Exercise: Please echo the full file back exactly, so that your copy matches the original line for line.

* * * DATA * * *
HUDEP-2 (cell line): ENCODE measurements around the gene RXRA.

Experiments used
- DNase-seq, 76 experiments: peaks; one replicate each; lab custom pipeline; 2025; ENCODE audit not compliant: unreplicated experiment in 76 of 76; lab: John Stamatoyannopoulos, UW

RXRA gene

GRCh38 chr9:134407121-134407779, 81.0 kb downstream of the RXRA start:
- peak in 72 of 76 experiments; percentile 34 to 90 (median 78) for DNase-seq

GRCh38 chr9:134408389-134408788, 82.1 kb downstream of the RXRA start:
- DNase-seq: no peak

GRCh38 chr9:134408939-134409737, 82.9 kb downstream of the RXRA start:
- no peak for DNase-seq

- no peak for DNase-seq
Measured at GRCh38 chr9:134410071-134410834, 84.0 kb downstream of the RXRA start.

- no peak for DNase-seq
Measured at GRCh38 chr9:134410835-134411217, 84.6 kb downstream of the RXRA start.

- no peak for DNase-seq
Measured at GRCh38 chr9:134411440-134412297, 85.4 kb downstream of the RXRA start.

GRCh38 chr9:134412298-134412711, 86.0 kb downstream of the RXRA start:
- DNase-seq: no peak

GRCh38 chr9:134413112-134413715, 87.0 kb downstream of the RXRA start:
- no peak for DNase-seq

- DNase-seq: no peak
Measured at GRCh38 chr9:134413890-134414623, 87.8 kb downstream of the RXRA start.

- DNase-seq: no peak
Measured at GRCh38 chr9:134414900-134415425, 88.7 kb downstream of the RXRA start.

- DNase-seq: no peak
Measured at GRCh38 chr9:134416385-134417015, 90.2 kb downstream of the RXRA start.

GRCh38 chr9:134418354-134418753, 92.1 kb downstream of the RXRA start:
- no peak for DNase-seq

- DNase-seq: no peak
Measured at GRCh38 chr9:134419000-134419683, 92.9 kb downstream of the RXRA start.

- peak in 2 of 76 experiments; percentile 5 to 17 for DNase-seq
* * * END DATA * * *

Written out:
HUDEP-2 (cell line): ENCODE measurements around the gene RXRA.

Experiments used
- DNase-seq, 76 experiments: peaks; one replicate each; lab custom pipeline; 2025; ENCODE audit not compliant: unreplicated experiment in 76 of 76; lab: John Stamatoyannopoulos, UW

RXRA gene

GRCh38 chr9:134407121-134407779, 81.0 kb downstream of the RXRA start:
- peak in 72 of 76 experiments; percentile 34 to 90 (median 78) for DNase-seq

GRCh38 chr9:134408389-134408788, 82.1 kb downstream of the RXRA start:
- DNase-seq: no peak

GRCh38 chr9:134408939-134409737, 82.9 kb downstream of the RXRA start:
- no peak for DNase-seq

- no peak for DNase-seq
Measured at GRCh38 chr9:134410071-134410834, 84.0 kb downstream of the RXRA start.

- no peak for DNase-seq
Measured at GRCh38 chr9:134410835-134411217, 84.6 kb downstream of the RXRA start.

- no peak for DNase-seq
Measured at GRCh38 chr9:134411440-134412297, 85.4 kb downstream of the RXRA start.

GRCh38 chr9:134412298-134412711, 86.0 kb downstream of the RXRA start:
- DNase-seq: no peak

GRCh38 chr9:134413112-134413715, 87.0 kb downstream of the RXRA start:
- no peak for DNase-seq

- DNase-seq: no peak
Measured at GRCh38 chr9:134413890-134414623, 87.8 kb downstream of the RXRA start.

- DNase-seq: no peak
Measured at GRCh38 chr9:134414900-134415425, 88.7 kb downstream of the RXRA start.

- DNase-seq: no peak
Measured at GRCh38 chr9:134416385-134417015, 90.2 kb downstream of the RXRA start.

GRCh38 chr9:134418354-134418753, 92.1 kb downstream of the RXRA start:
- no peak for DNase-seq

- DNase-seq: no peak
Measured at GRCh38 chr9:134419000-134419683, 92.9 kb downstream of the RXRA start.

- peak in 2 of 76 experiments; percentile 5 to 17 for DNase-seq